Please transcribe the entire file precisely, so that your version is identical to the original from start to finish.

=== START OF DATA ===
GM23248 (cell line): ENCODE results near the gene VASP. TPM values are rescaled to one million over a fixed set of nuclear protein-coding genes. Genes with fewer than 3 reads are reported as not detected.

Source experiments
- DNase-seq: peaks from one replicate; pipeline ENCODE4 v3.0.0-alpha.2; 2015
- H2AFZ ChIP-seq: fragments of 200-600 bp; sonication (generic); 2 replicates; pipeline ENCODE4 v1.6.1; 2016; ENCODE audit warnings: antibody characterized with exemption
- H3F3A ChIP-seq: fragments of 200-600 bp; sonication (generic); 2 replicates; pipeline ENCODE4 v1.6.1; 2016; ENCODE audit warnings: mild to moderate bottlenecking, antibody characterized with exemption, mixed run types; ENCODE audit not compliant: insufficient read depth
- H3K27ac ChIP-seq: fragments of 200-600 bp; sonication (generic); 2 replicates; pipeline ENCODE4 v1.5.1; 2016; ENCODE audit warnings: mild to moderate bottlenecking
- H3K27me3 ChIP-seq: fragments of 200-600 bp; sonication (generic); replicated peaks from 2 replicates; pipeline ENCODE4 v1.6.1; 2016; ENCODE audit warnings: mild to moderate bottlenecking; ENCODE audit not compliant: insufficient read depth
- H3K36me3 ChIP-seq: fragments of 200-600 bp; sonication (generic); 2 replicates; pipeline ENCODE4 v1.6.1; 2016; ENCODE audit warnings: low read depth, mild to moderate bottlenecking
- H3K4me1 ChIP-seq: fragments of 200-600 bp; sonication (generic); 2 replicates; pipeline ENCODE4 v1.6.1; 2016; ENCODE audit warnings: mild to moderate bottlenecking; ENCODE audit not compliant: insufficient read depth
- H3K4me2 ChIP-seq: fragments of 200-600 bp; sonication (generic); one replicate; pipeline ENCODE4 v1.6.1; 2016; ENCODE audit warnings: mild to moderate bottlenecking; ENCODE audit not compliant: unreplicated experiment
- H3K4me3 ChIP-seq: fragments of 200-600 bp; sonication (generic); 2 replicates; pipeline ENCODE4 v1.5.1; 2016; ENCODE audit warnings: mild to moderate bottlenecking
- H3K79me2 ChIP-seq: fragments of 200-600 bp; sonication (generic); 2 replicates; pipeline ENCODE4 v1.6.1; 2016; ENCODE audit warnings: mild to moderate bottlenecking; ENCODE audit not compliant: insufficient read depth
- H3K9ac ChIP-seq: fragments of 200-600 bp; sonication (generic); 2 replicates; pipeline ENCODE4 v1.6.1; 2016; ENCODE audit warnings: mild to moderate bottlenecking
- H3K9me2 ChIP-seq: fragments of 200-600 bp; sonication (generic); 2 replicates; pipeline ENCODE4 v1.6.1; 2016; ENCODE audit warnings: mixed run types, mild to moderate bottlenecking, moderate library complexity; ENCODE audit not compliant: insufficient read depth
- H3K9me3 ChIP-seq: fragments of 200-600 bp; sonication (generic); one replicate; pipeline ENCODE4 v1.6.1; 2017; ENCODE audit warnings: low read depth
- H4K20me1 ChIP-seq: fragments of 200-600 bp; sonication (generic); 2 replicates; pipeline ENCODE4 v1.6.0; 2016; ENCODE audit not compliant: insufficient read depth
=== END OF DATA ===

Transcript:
GM23248 (cell line): ENCODE results near the gene VASP. TPM values are rescaled to one million over a fixed set of nuclear protein-coding genes. Genes with fewer than 3 reads are reported as not detected.

Source experiments
- DNase-seq: peaks from one replicate; pipeline ENCODE4 v3.0.0-alpha.2; 2015
- H2AFZ ChIP-seq: fragments of 200-600 bp; sonication (generic); 2 replicates; pipeline ENCODE4 v1.6.1; 2016; ENCODE audit warnings: antibody characterized with exemption
- H3F3A ChIP-seq: fragments of 200-600 bp; sonication (generic); 2 replicates; pipeline ENCODE4 v1.6.1; 2016; ENCODE audit warnings: mild to moderate bottlenecking, antibody characterized with exemption, mixed run types; ENCODE audit not compliant: insufficient read depth
- H3K27ac ChIP-seq: fragments of 200-600 bp; sonication (generic); 2 replicates; pipeline ENCODE4 v1.5.1; 2016; ENCODE audit warnings: mild to moderate bottlenecking
- H3K27me3 ChIP-seq: fragments of 200-600 bp; sonication (generic); replicated peaks from 2 replicates; pipeline ENCODE4 v1.6.1; 2016; ENCODE audit warnings: mild to moderate bottlenecking; ENCODE audit not compliant: insufficient read depth
- H3K36me3 ChIP-seq: fragments of 200-600 bp; sonication (generic); 2 replicates; pipeline ENCODE4 v1.6.1; 2016; ENCODE audit warnings: low read depth, mild to moderate bottlenecking
- H3K4me1 ChIP-seq: fragments of 200-600 bp; sonication (generic); 2 replicates; pipeline ENCODE4 v1.6.1; 2016; ENCODE audit warnings: mild to moderate bottlenecking; ENCODE audit not compliant: insufficient read depth
- H3K4me2 ChIP-seq: fragments of 200-600 bp; sonication (generic); one replicate; pipeline ENCODE4 v1.6.1; 2016; ENCODE audit warnings: mild to moderate bottlenecking; ENCODE audit not compliant: unreplicated experiment
- H3K4me3 ChIP-seq: fragments of 200-600 bp; sonication (generic); 2 replicates; pipeline ENCODE4 v1.5.1; 2016; ENCODE audit warnings: mild to moderate bottlenecking
- H3K79me2 ChIP-seq: fragments of 200-600 bp; sonication (generic); 2 replicates; pipeline ENCODE4 v1.6.1; 2016; ENCODE audit warnings: mild to moderate bottlenecking; ENCODE audit not compliant: insufficient read depth
- H3K9ac ChIP-seq: fragments of 200-600 bp; sonication (generic); 2 replicates; pipeline ENCODE4 v1.6.1; 2016; ENCODE audit warnings: mild to moderate bottlenecking
- H3K9me2 ChIP-seq: fragments of 200-600 bp; sonication (generic); 2 replicates; pipeline ENCODE4 v1.6.1; 2016; ENCODE audit warnings: mixed run types, mild to moderate bottlenecking, moderate library complexity; ENCODE audit not compliant: insufficient read depth
- H3K9me3 ChIP-seq: fragments of 200-600 bp; sonication (generic); one replicate; pipeline ENCODE4 v1.6.1; 2017; ENCODE audit warnings: low read depth
- H4K20me1 ChIP-seq: fragments of 200-600 bp; sonication (generic); 2 replicates; pipeline ENCODE4 v1.6.0; 2016; ENCODE audit not compliant: insufficient read depth